This paper aims to present a categorization scheme and use it to classify Canadian Government (federal and provincial) competitive intelligence (CI) programs and to also look at the impact of these programs on sectoral and regional economic development.
Based on the author’s 25 years of experience designing, running, and studying Canadian Government CI programs, a classification scheme to classify these programs has been developed and used. Also, by using program review information, this paper looks at evidence for program impact on regional and sectoral economic development.
This paper identifies a broad range of federal and provincially sponsored CI programs aimed at helping both government officers and those outside the department make better decisions. The review identified several roles that the government can play in using CI: creator of CI (both for their own purposes and also for helping Canadian companies), CI environment skills builder (helping Canadian companies develop skills in developing their own CI) and CI partner (working jointly with Canadian companies in developing CI). While there have not been many formal program reviews of the CI programs sponsored by Canadian Government departments and agencies, anecdotal evidence (from training program participant evaluations) and a comprehensive review of a small community CI-based economic development program support positive sectoral and regional economic development results arising from these programs.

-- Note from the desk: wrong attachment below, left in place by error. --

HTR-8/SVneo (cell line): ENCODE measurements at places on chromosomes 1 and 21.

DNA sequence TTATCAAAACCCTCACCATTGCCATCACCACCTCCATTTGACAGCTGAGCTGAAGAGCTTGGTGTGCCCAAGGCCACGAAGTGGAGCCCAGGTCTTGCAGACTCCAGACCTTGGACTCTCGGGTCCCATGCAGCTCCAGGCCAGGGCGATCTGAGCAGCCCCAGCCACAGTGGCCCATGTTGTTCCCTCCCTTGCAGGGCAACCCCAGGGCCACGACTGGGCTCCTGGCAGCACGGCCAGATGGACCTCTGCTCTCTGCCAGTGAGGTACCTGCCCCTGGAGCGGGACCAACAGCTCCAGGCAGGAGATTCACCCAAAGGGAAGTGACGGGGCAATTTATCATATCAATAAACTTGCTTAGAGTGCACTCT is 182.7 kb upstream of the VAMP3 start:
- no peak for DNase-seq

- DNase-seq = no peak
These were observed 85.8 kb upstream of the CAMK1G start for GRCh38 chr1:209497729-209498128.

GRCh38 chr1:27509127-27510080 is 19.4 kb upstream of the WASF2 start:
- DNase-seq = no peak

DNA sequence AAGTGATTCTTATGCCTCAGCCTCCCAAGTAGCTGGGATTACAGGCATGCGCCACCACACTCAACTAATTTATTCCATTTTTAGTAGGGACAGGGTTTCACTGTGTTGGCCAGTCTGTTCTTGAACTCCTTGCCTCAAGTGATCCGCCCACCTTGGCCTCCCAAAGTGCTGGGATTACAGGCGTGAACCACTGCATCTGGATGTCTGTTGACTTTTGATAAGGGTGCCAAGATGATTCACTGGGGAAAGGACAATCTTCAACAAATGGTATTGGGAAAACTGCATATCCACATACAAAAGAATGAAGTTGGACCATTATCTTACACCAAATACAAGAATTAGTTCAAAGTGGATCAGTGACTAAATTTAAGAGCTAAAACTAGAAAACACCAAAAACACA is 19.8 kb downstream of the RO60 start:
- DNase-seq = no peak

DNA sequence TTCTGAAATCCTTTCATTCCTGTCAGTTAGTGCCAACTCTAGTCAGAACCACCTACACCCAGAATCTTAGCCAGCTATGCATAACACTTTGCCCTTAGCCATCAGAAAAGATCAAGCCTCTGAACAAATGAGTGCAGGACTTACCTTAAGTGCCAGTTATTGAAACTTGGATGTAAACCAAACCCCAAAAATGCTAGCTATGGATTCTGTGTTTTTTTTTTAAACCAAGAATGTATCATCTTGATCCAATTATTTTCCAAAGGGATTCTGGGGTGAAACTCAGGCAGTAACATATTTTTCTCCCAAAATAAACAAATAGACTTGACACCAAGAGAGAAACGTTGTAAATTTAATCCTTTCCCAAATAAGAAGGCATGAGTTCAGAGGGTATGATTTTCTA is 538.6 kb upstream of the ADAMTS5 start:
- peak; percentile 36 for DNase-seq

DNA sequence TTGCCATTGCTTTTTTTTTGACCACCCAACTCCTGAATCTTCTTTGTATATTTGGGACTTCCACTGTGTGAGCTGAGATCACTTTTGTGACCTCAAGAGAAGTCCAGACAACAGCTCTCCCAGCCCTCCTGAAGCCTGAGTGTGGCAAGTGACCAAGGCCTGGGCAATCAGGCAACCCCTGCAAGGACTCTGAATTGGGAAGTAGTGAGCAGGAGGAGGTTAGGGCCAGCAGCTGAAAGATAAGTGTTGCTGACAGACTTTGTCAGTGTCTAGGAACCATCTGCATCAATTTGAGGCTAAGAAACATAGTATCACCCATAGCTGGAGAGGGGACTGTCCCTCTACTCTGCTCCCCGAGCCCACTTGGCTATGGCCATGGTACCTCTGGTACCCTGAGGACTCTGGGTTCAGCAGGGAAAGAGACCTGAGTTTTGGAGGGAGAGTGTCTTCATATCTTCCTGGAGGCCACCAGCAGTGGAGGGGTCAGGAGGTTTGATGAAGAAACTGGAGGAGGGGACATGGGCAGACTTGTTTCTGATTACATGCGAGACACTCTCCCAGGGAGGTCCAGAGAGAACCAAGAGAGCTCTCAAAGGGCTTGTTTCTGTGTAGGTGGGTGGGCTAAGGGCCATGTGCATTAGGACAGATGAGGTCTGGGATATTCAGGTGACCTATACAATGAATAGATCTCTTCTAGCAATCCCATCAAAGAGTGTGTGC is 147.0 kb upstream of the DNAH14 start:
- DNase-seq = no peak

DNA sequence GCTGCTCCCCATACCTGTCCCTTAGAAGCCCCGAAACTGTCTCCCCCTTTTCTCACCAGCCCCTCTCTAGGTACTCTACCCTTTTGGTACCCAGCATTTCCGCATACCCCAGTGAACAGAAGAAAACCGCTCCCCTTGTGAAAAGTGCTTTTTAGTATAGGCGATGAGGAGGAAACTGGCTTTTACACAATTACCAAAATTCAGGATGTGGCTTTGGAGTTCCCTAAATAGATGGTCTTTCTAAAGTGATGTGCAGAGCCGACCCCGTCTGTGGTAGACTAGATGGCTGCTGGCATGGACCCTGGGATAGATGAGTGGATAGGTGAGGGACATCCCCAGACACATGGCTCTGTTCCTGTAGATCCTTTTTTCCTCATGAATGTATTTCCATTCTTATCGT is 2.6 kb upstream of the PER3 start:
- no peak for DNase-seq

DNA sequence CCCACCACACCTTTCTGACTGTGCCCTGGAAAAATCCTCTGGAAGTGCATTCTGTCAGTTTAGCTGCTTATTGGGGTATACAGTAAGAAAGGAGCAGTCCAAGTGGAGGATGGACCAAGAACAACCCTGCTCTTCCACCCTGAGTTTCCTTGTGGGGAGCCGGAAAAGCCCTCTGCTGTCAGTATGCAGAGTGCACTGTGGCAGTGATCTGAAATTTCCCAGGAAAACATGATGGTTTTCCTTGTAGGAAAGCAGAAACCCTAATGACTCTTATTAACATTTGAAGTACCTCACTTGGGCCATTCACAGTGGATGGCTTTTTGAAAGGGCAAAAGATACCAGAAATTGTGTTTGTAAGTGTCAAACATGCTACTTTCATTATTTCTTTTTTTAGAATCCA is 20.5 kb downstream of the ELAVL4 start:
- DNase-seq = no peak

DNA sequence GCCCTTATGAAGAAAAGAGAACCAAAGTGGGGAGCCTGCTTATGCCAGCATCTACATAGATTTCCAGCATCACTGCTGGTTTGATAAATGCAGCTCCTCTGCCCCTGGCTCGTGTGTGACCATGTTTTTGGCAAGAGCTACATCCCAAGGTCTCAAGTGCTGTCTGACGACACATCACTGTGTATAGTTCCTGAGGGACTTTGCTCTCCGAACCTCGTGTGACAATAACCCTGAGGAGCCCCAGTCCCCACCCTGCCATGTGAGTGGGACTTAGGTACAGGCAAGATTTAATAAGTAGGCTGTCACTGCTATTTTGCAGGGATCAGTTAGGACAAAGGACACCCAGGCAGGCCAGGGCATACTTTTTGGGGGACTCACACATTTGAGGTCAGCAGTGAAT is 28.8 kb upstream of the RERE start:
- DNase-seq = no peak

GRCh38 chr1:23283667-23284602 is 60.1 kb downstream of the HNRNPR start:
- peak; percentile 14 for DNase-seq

CI programs can be used as part of a government’s regional and sectoral economic development approach. CI can be used to assist with decision-making both within and outside the government. This paper identifies several different kinds of programs that can be used to further a government’s economic development agenda.
There are very few articles that examine how governments have helped companies to develop CI and how they have used CI, and none has looked at the impact of these on regional and sectoral economic development. This paper, based on the author’s experiences, provides a view of the Canadian programs and their impact on regional/sectoral economic development.
The article was prepared within the framework of the Basic Research Program at the National Research University Higher School of Economics and supported within the framework of a subsidy by the Russian Academic Excellence Project ‘5-100’.
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